- Year: 1940
- Mint Mark: D
- Type: Wheat Penny
- Price: 35 cents-$27.00+
- Face Value: 0.01 USD
- Produced: 81,390,000
- Edge: Smooth
The standard 1940 Wheat cent issued from either the Philadelphia, Denver, or San Francisco mint is in standard condition not worth very much. In average condition the D and S mint mark versions are worth slightly more than those with no mint mark.
As with other Wheat Cent specimens the 1940 Cents color matters. The Red versions of these coins are worth more than the RB (Red Brown) and more than the BR (Brown) versions.
PR-65 Red 1940 cents sell for more than $1,000 on average, while MS-67+ Red non proofs sell for between $350 and $1,000 on average.
High end versions of this coin should only be bought and sold if first certified by NGC or PCGS.
Copper Penny Color Guide
1940 Wheat Penny Errors
If you are looking for or just enjoy collecting errors, 1940 may have what you are craving.
1944 Struck on Brass Planchet Error - 1940 Wheat Cents struck on brass planchets are selling for between $50 and $150 on average. This price is for those that are of average circulated or similar conditions. 1940 Clipped Planchet Cent - this is a fairly common error in the coin community. It occurs when the die clips the edge of a cent that was not completely ejected from the stamping platform. The going rate for these seems to be between $15 and $60 but one in MS65 or higher would likely sell for much more. Die Crack - die cracks were more common back in 1940, die crack errors are as well. When the die has a failure small or large cracks can occur in the die that are then transferred over to the planchets when struck. Struck on 88% Copper 18% Silver Planchet - this is a strange error that we are currently doing a little more research on. A copper and silver planchet blend struck by a 1940 die created this error. This alloy is not normally used to create coins. They have sold for $400 in the past. D/D or S/S this mint mark error is a fairly common error. These errors are often described with a North or South or similar directional detail to tell you where to look for the error. Error in image would be considered a D / D South because the underlying mark is on the southern portion of the D. Off Center Strikes - Off-center strikes occur when the planchet is not properly seated when struck by the die. They can be off center by as much as 95%. 1940 Lamination Error - lamination errors occur when the outer coating of the coin is damaged during production.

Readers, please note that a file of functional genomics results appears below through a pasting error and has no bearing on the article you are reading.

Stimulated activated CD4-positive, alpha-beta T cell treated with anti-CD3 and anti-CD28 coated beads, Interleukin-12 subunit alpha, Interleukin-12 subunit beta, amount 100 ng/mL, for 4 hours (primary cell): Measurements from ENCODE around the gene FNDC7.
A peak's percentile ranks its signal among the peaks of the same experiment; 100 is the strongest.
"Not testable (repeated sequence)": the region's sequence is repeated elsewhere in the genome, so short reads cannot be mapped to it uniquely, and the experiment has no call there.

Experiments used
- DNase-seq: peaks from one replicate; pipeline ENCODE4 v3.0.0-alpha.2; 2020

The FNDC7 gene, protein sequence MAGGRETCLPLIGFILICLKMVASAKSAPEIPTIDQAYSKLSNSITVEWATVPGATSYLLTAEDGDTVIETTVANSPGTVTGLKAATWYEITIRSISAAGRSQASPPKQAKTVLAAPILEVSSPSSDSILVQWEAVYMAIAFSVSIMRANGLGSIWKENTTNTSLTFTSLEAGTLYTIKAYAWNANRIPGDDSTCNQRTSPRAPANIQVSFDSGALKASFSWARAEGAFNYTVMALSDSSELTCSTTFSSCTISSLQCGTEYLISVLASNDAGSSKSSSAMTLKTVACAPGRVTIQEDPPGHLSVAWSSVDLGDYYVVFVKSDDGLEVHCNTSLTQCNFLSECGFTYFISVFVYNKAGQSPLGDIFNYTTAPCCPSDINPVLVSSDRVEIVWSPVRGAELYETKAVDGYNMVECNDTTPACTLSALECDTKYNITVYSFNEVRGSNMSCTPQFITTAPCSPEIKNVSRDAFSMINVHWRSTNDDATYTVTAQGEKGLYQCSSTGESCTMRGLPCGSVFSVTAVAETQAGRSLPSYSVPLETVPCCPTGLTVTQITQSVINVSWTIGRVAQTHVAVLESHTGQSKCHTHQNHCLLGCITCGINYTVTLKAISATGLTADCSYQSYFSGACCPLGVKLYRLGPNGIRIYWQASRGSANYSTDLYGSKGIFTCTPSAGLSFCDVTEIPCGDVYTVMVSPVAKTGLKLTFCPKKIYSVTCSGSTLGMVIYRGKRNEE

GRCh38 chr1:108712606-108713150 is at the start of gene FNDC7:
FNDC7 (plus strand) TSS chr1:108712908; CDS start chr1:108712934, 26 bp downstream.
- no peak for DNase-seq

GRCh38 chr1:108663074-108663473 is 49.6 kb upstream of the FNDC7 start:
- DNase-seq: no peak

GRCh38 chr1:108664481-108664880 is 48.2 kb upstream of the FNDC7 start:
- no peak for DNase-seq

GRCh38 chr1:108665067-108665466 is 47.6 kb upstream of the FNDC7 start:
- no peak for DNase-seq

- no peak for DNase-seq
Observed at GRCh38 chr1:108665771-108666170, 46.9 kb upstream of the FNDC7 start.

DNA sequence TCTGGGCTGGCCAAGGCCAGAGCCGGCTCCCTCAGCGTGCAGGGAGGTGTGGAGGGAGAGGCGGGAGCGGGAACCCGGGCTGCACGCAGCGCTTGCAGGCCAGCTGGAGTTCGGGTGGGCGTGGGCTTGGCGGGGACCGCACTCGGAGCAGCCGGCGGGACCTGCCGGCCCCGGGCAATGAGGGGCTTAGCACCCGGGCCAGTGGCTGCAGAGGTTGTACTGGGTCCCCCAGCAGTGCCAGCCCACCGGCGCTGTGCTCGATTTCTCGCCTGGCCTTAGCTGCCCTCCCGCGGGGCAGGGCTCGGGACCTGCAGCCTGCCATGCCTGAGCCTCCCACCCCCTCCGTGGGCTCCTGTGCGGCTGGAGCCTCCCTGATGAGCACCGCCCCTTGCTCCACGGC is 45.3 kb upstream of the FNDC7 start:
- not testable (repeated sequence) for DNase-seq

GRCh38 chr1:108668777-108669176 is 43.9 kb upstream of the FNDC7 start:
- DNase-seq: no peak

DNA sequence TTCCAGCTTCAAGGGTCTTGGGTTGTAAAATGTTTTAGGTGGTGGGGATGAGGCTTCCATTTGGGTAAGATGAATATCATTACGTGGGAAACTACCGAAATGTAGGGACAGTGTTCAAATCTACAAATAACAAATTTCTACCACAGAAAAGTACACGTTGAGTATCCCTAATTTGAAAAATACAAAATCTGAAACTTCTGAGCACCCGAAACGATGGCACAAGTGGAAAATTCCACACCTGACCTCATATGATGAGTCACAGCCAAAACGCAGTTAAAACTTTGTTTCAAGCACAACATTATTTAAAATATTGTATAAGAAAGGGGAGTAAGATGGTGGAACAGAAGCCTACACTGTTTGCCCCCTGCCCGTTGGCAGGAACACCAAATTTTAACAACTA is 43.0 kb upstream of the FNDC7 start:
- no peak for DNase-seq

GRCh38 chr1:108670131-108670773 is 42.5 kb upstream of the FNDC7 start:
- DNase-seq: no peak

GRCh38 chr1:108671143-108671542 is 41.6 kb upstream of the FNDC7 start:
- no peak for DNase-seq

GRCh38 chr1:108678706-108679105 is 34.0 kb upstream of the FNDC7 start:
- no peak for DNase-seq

Primary 1940 Penny Errors Prices
These are the most popular errors to be found when searching through 1940 wheat cents.
How much is a 1940 D Wheat Penny worth?
This section is more of a layman's guide, for those new to collecting.
In Average Circulated (AC) condition it's worth around 35 cents, one in certified mint state (MS+) condition could bring as much as $16 at auction. This price does not reference any standard coin grading scale. So when we say Average Circulated, we mean in a similar condition to other coins circulated in 1940, and mint state meaning it is certified MS+ by one of the top coin grading companies. *** [?].
If you are a fan of coin roll hunting or just want to learn more about wheat pennys then search or scroll below to find the most valuable and rarest in this series.
Overall Specs & Design
This coin has a total mass of 3.11 g, a diameter of 19.05 mm, and a thickness of 1.55 mm. It's edge is smooth, and the coins are composed of 95% copper and 5% tin and zinc..
Designer: Victor D. Brenner
Front (Obverse): The front or obverse of this coin contains the bust of Abraham Lincoln, the 16th president of the United States. If a mint mark is present it will be on the bottom right just under the year. If no mint mark is present the coin was minted in Philadelphia. With D standing for Denver, and S standing for San Francisco. The words IN GOD WE TRUST follow the top arch of the coin nicely framing Lincolns head, and the word LIBERTY sits just left of President Lincolns Colar.
Back (Reverse): The reverse of the Wheat Penny, also known as the Wheat Cent contains two wheat stalks, the words One Cent, and the Latin phrase E PLURIBUS UNUM which means Out of many, one. The reverse image would later change in 1959.
The most valuable Wheat Penny's. Prices listed are for MS-65 certified. Visit the link to learn more about each coin.
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Hard to Find
What is the rarest Wheat Penny?
***Price subject to standard supply and demand laws, dealer premiums, and other market variations. Prices represent past values fetched at online auctions, estate sales, certified coins being sold by dealers, and user submitted values. While we wholeheartedly try to give honest price estimates there are many factors besides appearance, metal content, and rarity that help make up the coins overall value. Call or visit your local coin dealer for more information.
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